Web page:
It’s been a long and exciting year. One of recovery, redemption, and regaining solid footing on my two feet underneath me (literally and figuratively). There’s a lot for me to be thankful for right now, and Thanksgiving is the perfect time to stop and reflect on those things. Continue reading
Last month I participated in a 30-day meditation challenge.
The idea was simple: Meditate 10 minutes every day for one month.
If the word “meditation” carries too much baggage for you, think of it this way – I was challenging myself to find 10 minutes every day to sit still and just be. This would involve finding the time and space to sit down, close my eyes, and turn off my mind. I could focus on my breath for guidance, but was supposed to let the seemingly constant noise of regular thoughts come and go, without dwelling on them.
When I saw my friend Steve post this challenge on his Facebook page, I knew I had to dive right in. I’ve been wanting to incorporate a regular meditation practice into my daily routine for a while now, since the benefits of skillful relaxation that meditation are hugely appealing. Less anxiety, better moods, feeling calmer in the face of stress and adversity. Who couldn’t use more of that?
Plus, if I couldn’t find 10 minutes every day to prioritize something as simple as being still and shutting up, then there were bigger issues I needed to address. Continue reading
Last week I wrote about the Nordic Food Manifesto, and how Denmark created a strong “real food” culture largely from an intentional effort led by Claus Meyer. It wasn’t political lobbying or public petitioning that resulted in food reform, but rather a grassroots effort led by citizens with the power to actually implement and follow-through with change.
I ended the post alluding to one question: Why is it so hard for us to do this ourselves, as individuals? If an entire country can implement and spread a common view towards food, why can’t we?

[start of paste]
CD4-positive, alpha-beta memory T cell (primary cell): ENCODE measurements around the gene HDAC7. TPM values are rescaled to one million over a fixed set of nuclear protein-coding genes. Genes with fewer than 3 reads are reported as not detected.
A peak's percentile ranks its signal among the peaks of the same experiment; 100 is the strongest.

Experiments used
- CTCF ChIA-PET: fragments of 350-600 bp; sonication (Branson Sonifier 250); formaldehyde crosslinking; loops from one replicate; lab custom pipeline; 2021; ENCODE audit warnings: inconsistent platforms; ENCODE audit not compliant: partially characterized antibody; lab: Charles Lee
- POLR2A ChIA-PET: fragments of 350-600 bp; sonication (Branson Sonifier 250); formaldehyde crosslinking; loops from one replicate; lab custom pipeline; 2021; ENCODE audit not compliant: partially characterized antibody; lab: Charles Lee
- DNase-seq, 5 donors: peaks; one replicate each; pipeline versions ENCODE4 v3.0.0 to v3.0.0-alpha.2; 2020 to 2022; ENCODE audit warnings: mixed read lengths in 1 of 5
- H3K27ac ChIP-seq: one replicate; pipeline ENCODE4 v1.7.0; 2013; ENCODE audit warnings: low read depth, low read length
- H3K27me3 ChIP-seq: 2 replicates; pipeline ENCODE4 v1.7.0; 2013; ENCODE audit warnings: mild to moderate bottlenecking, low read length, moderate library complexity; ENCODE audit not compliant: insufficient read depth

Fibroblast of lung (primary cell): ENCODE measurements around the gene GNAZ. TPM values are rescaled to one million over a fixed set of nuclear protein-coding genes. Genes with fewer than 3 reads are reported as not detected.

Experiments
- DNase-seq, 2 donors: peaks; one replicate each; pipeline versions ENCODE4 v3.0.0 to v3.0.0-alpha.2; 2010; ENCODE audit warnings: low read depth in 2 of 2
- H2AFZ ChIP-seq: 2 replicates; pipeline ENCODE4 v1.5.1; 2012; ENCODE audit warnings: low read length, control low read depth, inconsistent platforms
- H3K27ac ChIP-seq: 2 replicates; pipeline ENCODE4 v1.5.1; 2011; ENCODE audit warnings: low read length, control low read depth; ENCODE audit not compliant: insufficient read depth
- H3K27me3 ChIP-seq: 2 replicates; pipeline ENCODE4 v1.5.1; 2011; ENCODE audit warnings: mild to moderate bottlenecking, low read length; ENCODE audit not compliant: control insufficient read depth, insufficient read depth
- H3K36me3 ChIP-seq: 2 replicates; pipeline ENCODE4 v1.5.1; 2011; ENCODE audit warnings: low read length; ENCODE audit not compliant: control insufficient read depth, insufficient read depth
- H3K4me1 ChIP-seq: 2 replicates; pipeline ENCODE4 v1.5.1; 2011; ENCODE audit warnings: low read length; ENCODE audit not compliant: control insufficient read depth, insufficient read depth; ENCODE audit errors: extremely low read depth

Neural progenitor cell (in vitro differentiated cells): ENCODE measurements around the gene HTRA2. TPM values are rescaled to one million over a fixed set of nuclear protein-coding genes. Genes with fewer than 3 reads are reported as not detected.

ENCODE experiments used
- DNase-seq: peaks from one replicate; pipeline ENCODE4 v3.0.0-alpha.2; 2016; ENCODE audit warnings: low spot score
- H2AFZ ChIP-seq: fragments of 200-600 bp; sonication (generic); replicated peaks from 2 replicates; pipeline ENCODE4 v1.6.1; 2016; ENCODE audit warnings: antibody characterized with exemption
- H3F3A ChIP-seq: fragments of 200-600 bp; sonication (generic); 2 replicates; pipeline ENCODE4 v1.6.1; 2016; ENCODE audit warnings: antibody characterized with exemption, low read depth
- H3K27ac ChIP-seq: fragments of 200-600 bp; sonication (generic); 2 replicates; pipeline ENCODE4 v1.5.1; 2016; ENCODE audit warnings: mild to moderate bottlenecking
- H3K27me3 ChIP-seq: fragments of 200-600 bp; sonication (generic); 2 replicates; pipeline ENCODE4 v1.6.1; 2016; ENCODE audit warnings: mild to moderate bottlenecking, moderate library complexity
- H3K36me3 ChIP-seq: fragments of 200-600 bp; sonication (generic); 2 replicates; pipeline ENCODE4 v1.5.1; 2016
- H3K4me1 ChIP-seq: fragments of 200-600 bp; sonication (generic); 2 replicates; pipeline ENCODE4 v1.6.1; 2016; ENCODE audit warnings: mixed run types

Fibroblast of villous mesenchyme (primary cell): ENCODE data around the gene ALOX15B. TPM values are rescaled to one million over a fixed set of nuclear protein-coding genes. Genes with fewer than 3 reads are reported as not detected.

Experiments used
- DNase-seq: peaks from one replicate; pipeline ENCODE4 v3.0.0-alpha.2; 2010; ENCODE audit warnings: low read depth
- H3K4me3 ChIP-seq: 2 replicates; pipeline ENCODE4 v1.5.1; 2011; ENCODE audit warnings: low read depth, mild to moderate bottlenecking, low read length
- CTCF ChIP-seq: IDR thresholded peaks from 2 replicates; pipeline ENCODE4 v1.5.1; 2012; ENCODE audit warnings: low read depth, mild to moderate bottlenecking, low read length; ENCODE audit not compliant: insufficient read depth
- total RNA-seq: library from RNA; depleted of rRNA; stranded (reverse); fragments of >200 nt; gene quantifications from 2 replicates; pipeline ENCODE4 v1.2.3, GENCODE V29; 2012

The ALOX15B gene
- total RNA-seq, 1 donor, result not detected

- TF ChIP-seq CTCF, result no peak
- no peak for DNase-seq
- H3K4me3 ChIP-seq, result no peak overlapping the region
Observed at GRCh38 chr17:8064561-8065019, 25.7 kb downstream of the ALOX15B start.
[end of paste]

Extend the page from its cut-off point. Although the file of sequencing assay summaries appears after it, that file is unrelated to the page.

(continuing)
There’s nothing really stopping us from mimicking Denmark’s success. The problem is, we’re inundated with so many messages about what we should be eating, and how we should be living, it’s hard to know where to start. So rather than following successful frameworks that have been shown to work (like the Nordic Food Manifesto), most people jump from diet craze to diet craze, trying to find the “right way to eat.”
But how did Claus Meyer succeed? What was the secret sauce that helped the Manifesto take hold? And is it reasonable to think we can apply those lessons to our own lives? Continue reading
Protein. Carbohydrates. Fat. Calories. That’s how we’ve been taught to think about what we eat. If we can only find the magical mix of macronutrient percentages, we’re told, we can achieve the health and aesthetic goals we’re after. Provided, of course, we stay within the upper bounds of our caloric intake limits.
There are many problems with this thinking, and I won’t address them all in this post. What I want to point out is how thinking about the individual nutrient components of our food (Nutritionism, as Michael Pollan likes to call it), removes eating from its context. Continue reading
The feeling starts inside my chest. It grows slowly, molding itself into a tightly wound knot the size of a tennis ball. Its redness burns, inflaming the chest cavity. The tightness consumes my upper body, making it hard to breathe. Continue reading
Times couldn’t be more confusing for someone trying to eat for better health.
Marketing messages from Big Food companies, health and fitness practitioners, and supplement peddlers crowd the marketplace. The government and food industry lobbyists pass guidelines serving their political and donor interests (that is, the bottom line rather than your waist line), Continue reading
Live the life I want to live.
That’s my big goal these days. When so many things are taken away from you, even for a relatively short period of time, it changes your perspective and makes you realize how important it is to be true to yourself. Continue reading